Saturday, May 22, 2010
Flash Burnout, by L. K. Madigan
The book's title refers to what happens when you misuse a flash, causing a photograph to be overexposed and washed out. It's the perfect metaphor for what happens to 15 year-old Blake's life when he gets sucked in to helping a friend (Marissa) cope with her troubled home life. There's also a difficult juggling act with his girlfriend (Shannon) and plenty of trouble with his peers and various adults (his parents, his girlfriend's parents, and his teachers).
It's pretty much required that any book about teen-aged boys focus on their raging hormones. I'd never be a fool enough to deny that 15 year-old boys are obsessed, but it doesn't make for interesting reading. So, kudos to Madigan for understanding that lust is not an end in itself, but rather a low-key roar in the background of everything else. Blake and his buddies may spend a lot of time talking about sex and posturing for each other, but he comes off as sympathetic and interesting at the same time. Sure, he'd like to get his girlfriend into the sack, but he's got plenty of other things going on in his head.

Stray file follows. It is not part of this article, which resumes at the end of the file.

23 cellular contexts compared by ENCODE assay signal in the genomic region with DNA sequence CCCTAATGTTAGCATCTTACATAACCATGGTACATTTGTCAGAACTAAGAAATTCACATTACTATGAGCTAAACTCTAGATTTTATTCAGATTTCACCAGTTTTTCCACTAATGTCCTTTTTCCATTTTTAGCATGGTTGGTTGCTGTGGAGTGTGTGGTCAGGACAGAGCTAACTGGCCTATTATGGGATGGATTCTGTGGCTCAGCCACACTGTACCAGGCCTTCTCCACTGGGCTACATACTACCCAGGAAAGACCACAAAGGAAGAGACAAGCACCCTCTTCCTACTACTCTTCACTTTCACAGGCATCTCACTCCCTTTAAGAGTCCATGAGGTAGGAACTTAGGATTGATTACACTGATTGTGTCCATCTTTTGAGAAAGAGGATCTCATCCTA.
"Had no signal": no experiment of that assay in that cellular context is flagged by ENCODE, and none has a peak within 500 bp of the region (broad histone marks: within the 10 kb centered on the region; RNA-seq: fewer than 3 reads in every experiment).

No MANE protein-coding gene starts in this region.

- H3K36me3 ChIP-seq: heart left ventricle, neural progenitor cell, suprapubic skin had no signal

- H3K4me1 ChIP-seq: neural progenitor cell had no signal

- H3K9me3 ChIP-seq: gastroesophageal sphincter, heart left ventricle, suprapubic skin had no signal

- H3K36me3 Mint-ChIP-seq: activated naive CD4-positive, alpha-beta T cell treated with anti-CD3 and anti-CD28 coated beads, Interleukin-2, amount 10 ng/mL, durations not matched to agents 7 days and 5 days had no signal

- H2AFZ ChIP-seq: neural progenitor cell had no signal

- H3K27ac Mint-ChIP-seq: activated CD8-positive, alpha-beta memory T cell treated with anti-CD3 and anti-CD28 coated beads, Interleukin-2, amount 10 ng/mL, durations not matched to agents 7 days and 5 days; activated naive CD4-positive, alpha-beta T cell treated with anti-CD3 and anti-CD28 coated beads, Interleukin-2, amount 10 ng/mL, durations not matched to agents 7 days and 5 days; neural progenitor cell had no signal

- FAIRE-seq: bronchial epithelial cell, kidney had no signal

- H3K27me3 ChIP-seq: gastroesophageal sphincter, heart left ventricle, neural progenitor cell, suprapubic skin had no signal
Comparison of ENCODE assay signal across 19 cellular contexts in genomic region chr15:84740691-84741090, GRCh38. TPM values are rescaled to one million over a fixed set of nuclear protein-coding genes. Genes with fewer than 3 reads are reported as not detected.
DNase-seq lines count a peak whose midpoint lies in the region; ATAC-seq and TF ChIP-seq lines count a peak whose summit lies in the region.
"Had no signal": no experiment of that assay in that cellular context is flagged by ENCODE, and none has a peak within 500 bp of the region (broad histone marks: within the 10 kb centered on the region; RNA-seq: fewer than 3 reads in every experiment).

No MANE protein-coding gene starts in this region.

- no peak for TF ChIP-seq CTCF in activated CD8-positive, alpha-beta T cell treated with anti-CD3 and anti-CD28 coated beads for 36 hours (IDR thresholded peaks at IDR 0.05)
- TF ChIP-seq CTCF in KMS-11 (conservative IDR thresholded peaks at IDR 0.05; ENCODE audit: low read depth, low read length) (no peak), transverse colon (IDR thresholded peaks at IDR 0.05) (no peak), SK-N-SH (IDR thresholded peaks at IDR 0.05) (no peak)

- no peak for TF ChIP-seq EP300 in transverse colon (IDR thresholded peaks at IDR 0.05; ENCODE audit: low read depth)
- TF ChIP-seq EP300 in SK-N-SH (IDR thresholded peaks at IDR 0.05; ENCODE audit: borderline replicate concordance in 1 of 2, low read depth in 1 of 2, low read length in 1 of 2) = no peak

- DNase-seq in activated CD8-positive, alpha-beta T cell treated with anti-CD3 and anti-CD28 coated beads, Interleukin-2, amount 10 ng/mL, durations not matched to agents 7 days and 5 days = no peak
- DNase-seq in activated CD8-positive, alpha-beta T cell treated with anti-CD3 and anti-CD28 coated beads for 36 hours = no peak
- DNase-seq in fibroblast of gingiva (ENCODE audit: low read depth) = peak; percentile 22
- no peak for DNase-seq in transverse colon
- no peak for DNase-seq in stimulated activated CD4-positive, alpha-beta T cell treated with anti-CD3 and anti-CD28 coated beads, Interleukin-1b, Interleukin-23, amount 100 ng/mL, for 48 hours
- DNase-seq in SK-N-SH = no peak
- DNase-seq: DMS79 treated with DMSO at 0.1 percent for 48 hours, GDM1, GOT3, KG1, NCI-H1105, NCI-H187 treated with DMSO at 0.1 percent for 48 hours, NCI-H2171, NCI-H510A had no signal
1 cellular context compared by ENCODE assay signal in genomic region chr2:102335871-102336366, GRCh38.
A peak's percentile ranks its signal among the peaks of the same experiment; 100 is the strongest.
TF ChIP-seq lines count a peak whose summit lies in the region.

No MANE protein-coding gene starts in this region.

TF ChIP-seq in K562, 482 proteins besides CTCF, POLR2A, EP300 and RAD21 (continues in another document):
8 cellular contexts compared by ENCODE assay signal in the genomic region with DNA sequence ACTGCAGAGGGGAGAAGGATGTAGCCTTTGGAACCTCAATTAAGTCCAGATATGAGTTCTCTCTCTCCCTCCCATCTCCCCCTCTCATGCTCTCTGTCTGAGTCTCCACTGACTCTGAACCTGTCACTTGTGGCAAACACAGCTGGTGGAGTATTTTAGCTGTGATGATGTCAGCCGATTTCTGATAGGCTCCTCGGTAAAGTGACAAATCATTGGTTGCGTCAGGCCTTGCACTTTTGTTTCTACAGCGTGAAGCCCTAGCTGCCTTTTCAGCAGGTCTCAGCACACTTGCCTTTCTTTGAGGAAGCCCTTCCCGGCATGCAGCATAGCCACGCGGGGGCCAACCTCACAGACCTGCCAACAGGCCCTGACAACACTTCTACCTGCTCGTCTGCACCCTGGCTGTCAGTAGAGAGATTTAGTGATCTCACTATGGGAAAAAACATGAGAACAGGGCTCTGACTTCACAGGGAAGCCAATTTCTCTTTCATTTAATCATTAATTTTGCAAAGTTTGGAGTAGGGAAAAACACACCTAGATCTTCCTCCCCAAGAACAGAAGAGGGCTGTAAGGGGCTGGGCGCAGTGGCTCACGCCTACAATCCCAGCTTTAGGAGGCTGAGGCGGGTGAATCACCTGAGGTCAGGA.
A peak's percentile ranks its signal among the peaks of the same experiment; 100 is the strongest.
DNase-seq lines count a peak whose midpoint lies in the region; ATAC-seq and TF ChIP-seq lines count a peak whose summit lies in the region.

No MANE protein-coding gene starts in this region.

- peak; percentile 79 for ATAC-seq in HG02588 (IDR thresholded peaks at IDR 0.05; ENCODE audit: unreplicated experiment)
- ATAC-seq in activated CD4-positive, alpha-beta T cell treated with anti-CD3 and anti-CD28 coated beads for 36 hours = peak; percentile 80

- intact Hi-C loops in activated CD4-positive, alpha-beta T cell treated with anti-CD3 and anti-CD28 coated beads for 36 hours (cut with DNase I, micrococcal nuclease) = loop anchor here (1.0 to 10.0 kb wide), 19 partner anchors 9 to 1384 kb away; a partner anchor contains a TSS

Just about every character in this book has a bit of depth in them: Blake's parents are embarrassingly geeky while still being clued-in and responsible parents, Blake's older brother is a wonderful foil, and both the boys and the girls act in a realistic and believable fashion. The only part that didn't work for me was the DJ girl (Cappie) who seems more like she is supposed to be symbolic of something than that she really exists in the story. And Shannon's parents are probably intended more for comedic value than anything else.
The story is funny, moves swiftly, and keeps you interested. It's also the sort of "boy book" that is targeted as much at female readers as male ones.